(This review is for an Edinburgh preview performance that took place at the Battersea Arts Center on Saturday, August 3, 2013. Lotta Quizeen’s Domestic Bits will be remounted at the Surgeon’s Hall in Edinburgh from August 12th to August 17th.)

Review – Midnight’s Pumpkin – Kneehigh at Battersea Arts Center

December 17, 2012

Ah, Kneehigh – for you and me, it is the love/hate relationship. But for all that I loved Brief Encounter, how long will the name keep enticing me to come back and see shows that are not just lacking in theatrical magic, but vile or … worse …. boring?

Well, it hasn’t happened often enough yet, because I went ahead in July and bought tickets for their latest show, Midnight’s Pumpkin, billed as a family friendly Christmas time thing sort of based on Cinderella and for prices higher than I would have paid if I’d waited (see for details). Ah well, still, it’s not like £20 is going to kill me …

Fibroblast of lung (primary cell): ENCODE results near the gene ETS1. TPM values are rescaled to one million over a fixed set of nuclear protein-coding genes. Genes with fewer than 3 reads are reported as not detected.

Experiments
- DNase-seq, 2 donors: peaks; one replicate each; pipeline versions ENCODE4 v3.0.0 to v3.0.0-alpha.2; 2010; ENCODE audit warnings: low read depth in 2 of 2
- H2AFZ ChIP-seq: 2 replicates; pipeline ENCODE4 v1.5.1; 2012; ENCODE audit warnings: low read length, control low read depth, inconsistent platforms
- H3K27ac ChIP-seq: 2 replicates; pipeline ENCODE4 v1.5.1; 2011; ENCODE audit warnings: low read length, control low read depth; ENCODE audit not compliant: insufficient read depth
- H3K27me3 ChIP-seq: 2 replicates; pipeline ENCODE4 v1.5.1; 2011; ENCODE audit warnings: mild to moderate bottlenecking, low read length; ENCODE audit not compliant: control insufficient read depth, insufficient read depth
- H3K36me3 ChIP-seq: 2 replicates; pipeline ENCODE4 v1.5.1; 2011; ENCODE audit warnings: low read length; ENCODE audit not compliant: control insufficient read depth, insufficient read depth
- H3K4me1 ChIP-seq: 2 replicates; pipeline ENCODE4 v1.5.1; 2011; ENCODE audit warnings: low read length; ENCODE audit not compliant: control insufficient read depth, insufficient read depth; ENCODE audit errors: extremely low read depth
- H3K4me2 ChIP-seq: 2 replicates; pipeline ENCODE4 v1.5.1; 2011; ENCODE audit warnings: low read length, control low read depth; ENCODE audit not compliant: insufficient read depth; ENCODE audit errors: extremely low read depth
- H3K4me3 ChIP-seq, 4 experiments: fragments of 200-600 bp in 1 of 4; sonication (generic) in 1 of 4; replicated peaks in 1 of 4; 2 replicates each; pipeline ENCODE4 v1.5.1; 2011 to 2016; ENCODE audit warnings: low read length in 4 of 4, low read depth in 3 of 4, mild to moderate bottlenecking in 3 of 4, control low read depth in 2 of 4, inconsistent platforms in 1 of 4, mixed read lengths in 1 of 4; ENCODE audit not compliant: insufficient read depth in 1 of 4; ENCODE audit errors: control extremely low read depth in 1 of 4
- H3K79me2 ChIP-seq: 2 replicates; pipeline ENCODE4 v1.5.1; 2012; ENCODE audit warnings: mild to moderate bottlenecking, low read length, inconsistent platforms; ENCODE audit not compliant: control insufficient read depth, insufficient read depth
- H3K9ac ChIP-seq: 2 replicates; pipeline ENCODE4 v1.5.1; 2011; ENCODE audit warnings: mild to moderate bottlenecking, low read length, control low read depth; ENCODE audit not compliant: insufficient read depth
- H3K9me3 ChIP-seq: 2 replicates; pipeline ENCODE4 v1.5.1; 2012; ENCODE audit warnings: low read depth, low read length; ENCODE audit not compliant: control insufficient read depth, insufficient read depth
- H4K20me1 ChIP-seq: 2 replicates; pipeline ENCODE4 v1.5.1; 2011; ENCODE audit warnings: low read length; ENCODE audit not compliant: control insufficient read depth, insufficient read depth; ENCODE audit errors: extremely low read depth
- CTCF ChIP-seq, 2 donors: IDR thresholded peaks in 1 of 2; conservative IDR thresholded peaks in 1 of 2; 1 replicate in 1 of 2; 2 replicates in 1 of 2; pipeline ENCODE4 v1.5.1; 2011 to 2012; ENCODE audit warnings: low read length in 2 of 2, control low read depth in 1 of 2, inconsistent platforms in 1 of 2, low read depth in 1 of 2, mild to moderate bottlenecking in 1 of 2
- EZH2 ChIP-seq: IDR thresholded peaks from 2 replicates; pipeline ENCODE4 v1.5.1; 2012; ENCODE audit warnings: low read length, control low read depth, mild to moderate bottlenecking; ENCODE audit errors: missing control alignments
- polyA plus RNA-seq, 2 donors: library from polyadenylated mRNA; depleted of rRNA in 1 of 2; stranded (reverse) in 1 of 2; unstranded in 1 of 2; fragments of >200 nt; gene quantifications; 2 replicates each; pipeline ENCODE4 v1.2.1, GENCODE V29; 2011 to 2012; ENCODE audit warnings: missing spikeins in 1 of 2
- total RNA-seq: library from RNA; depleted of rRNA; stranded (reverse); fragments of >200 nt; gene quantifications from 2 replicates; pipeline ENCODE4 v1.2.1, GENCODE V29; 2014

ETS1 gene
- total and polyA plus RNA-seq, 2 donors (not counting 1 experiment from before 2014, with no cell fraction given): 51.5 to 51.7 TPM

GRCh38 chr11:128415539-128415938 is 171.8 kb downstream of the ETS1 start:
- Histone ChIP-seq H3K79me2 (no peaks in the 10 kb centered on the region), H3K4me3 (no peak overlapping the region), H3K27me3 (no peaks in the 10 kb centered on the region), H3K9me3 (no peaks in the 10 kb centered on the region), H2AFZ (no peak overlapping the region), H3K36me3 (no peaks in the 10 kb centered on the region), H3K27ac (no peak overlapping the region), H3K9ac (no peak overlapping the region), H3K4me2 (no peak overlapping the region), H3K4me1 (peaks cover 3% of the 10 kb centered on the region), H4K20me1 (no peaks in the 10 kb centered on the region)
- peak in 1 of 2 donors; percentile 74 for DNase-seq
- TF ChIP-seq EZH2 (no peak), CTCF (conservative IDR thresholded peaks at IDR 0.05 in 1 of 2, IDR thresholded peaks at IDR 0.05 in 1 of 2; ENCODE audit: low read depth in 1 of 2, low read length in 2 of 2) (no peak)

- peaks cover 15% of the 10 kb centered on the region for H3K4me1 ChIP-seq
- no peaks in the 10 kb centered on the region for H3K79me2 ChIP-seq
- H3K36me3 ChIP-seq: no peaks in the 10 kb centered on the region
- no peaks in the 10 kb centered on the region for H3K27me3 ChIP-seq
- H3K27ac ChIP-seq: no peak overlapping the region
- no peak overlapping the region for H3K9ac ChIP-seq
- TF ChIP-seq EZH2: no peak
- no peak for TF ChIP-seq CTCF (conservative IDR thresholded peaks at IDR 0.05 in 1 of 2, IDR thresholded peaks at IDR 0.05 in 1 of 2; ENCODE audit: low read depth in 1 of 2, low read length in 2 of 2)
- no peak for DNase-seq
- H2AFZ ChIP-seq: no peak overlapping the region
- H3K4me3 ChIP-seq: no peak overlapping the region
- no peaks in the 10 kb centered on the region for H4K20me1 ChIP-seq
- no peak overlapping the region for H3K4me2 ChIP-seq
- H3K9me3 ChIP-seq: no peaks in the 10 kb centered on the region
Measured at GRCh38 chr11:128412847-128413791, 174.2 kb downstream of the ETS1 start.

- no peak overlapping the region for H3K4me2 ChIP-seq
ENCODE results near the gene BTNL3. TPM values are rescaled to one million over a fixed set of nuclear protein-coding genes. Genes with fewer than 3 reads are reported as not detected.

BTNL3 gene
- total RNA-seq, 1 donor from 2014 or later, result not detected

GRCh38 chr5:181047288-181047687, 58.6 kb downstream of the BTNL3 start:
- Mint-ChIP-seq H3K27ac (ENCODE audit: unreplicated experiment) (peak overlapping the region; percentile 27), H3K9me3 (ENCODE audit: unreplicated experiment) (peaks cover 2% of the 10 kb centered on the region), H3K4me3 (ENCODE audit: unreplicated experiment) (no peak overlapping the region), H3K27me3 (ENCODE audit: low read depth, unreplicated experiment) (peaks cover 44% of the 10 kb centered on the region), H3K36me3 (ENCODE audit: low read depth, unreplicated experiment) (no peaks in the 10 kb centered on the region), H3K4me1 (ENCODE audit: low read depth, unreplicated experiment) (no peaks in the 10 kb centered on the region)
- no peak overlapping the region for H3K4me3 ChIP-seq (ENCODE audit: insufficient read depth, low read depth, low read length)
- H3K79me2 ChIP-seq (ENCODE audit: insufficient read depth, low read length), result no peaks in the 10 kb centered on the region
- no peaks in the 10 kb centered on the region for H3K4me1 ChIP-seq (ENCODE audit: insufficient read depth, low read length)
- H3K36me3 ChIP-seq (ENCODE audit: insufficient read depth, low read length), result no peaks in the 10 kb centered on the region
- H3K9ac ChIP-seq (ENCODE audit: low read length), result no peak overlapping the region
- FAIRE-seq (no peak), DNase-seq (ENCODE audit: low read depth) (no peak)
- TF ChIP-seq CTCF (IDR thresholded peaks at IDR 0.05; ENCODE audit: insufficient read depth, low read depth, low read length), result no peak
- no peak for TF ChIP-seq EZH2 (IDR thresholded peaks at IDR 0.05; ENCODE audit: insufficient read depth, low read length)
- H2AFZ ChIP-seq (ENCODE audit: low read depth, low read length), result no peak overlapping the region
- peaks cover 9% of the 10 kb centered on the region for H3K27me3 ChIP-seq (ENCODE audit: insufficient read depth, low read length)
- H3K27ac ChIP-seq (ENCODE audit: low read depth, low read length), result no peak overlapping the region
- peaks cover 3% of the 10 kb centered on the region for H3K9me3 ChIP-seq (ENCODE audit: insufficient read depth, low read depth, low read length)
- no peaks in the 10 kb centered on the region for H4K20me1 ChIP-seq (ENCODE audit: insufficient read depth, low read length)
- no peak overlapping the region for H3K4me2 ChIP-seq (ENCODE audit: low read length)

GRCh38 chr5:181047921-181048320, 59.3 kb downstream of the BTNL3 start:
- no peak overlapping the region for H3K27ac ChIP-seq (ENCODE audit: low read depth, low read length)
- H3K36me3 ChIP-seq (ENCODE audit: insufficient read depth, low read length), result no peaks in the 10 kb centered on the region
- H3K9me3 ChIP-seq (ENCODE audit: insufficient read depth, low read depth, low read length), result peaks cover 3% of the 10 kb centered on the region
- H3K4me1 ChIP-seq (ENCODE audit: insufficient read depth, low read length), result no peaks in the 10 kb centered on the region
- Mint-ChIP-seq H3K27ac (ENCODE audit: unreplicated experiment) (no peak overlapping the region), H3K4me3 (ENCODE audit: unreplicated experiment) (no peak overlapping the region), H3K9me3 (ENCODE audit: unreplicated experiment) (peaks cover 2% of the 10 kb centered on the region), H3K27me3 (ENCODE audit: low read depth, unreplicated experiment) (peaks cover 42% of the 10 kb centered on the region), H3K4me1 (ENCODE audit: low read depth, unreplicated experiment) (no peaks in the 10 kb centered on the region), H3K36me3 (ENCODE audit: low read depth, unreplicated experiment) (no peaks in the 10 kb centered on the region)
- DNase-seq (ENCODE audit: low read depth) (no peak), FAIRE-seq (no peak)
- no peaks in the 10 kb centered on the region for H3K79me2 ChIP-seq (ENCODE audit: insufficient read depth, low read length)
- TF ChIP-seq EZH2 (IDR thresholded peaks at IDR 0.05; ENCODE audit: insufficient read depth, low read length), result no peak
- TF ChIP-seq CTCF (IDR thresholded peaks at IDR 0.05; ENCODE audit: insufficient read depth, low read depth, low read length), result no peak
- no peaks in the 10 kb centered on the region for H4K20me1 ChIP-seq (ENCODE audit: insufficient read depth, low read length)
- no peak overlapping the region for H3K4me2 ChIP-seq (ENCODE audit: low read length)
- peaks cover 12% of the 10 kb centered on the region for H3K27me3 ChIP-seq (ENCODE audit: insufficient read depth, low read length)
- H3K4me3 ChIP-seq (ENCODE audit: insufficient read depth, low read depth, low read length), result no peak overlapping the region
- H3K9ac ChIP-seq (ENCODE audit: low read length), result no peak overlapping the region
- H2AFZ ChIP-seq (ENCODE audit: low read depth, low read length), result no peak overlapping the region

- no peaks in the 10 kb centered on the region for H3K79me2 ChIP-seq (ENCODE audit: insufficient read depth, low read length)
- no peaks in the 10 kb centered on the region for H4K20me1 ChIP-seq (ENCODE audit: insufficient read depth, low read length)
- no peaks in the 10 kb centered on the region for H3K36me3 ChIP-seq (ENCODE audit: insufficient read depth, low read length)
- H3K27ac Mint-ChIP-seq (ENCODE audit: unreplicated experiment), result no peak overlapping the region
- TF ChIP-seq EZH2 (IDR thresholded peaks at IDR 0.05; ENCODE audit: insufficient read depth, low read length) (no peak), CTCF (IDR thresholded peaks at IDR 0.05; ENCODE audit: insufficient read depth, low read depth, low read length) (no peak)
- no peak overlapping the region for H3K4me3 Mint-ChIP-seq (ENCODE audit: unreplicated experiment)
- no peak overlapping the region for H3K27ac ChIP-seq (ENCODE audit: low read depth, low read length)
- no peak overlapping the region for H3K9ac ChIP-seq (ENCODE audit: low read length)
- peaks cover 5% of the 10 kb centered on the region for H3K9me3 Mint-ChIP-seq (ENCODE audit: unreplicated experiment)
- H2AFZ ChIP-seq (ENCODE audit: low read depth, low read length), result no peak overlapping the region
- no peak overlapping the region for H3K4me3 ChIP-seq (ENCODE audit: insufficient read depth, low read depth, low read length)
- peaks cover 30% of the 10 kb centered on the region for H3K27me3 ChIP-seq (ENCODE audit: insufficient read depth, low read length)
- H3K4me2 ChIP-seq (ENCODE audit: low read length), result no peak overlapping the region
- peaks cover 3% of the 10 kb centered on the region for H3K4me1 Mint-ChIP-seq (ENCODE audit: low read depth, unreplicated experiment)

Anyway, the deal is the big space at Battersea Arts Centre has been transformed into an in the round performance area, with a big open space in the middle that you access via a series of changing rooms. For extra fun, we’re encouraged to put on costumes (after the first interval) and to become a part of the ball. I found the invitation to dance quite enticing given the music they were playing … all sorts of disco and 80’s tunes (in fact, the evil stepfamily’s post-interval dance to “Temptation” by Heaven 17 was one of the highlights of the evenings for me) not so suited to the under 10 crowd but likely perfect for their parents.